I don't know where to begin. The scenes in Houston are unbelievable. I have seen four sites: a convention center, the Reliant Center, the Reliant Arena and the Reliant Astrodome. They all have very different characters. The Astrodome is ominous, with thousands of people living on cots on the floor of the stadium. There are rows of cots from one end to the other, filling the floor. But people are living on cots behind the seats, too. There are people where ever they can go--they are welcomed and welcoming. I would like to give you all the details from my day, the logistics of setting up the convention center, the group of Sudanese young men who have been living in Houston for some years now who are volunteering at the Reliant Center, and the countless encounters with the sad and heroic stories coming out of New Orleans. But I am returning to the Astrodome very soon to do more work. We are currently trying to find a home for a family of "guests" and need to get back there to do it. There are so many themes I have seen these past two days, and the one I want to close with is one of community. Everyone here, be it volunteer or victim, feels part of a greater community, and rightfully so. Everyone is caring for everyone else. Each person is doing their part to make the best of the situation. We are living for one another. But more on that later, I've gotta get going. Much love from here in Houston--not just mine, but everyone who knows about us. They send their love too. As my sister said to me, I've gotta keep tikkun-ing the olam (repairing the world).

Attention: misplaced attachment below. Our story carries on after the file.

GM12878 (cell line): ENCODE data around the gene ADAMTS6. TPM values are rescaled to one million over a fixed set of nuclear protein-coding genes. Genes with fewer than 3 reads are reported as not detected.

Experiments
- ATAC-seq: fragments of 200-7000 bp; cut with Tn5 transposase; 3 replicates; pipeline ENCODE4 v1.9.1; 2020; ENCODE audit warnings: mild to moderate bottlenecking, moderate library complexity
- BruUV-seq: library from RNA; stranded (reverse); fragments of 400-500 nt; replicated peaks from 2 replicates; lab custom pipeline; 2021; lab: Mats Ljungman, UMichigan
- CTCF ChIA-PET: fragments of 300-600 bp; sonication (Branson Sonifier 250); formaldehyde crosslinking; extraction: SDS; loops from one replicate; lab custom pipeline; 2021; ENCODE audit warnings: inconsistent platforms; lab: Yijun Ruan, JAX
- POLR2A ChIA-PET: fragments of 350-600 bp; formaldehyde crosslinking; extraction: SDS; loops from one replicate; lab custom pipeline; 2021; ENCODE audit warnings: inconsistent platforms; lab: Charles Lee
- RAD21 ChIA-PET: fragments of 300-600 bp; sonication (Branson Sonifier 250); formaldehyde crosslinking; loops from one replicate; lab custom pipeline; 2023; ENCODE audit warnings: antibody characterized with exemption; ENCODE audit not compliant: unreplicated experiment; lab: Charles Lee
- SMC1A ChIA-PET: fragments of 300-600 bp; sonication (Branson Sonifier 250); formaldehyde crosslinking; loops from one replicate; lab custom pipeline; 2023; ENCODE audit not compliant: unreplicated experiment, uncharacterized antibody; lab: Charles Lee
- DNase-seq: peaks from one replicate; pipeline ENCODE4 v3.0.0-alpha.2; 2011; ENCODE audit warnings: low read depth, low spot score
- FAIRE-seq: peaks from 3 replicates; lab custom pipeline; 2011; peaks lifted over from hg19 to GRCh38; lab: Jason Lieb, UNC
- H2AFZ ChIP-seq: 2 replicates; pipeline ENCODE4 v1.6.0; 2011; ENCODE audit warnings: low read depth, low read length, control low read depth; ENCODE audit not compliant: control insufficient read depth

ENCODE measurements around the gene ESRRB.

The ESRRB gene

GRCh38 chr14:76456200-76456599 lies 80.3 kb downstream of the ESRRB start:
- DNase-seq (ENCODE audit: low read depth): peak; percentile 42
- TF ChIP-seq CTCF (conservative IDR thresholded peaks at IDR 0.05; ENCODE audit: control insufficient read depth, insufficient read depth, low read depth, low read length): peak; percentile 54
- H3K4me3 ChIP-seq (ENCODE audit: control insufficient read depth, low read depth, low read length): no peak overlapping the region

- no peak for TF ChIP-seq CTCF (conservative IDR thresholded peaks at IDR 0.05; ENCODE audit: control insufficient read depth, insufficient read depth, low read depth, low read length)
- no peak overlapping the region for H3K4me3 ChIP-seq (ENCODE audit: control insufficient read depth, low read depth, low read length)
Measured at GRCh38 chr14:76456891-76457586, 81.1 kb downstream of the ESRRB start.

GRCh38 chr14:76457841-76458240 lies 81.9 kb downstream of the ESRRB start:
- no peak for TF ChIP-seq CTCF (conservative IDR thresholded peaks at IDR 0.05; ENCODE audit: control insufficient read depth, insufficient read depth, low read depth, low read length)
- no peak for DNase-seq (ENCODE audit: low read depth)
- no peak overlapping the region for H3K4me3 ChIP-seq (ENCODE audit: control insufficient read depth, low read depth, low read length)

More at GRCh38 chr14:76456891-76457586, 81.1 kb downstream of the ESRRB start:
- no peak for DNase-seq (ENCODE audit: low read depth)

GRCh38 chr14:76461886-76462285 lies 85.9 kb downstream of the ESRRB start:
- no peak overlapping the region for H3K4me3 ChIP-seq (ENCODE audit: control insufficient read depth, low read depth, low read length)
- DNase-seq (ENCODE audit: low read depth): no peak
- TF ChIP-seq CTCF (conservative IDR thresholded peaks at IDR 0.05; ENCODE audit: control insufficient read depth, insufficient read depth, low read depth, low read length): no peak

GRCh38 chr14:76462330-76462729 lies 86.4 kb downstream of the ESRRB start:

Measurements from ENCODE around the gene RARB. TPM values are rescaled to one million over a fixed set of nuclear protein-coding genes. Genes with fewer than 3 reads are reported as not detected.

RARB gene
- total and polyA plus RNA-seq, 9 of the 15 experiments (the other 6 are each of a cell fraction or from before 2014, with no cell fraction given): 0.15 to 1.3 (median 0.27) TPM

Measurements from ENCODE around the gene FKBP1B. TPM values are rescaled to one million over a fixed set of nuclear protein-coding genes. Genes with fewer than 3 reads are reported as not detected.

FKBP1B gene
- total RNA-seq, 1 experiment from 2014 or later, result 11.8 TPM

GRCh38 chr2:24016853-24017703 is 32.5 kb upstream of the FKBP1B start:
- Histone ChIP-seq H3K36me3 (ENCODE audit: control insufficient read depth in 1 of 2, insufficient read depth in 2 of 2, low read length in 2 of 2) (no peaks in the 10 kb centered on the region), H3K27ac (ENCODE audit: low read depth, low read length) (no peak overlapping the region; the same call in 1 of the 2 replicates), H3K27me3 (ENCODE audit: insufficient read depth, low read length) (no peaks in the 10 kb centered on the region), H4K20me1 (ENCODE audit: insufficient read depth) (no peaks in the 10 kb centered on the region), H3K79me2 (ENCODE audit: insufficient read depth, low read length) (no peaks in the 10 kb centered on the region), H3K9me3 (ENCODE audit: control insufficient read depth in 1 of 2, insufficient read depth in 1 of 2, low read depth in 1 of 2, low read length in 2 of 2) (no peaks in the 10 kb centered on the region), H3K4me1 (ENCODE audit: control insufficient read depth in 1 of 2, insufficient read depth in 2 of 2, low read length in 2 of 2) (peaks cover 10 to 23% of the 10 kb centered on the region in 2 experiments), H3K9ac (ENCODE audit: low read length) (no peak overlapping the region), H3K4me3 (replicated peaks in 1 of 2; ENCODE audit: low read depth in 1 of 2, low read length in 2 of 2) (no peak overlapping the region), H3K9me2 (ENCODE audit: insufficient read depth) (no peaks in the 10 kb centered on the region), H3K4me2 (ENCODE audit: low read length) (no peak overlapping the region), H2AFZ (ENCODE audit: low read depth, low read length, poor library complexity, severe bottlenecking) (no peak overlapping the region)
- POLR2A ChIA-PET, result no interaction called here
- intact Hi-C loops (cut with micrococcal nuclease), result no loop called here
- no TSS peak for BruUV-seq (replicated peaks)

My experience in Houston has been phenomenal. I have observed so much compassion as people from all over the country pour out their resources to help the displaced--today even residents of the Astrodome were donning volunteer armbands and helping out with serving the crowds. I have also witnessed the needs of these people to reconcile their accounts of the storm and the evacuation to the stories being told on the news. I am simultaneously heartbroken and inspired by the things I have seen, and I am so, so grateful to Bronfman Center for all of this. My mind is cloudy now, and I will be more articulate later, but thank you.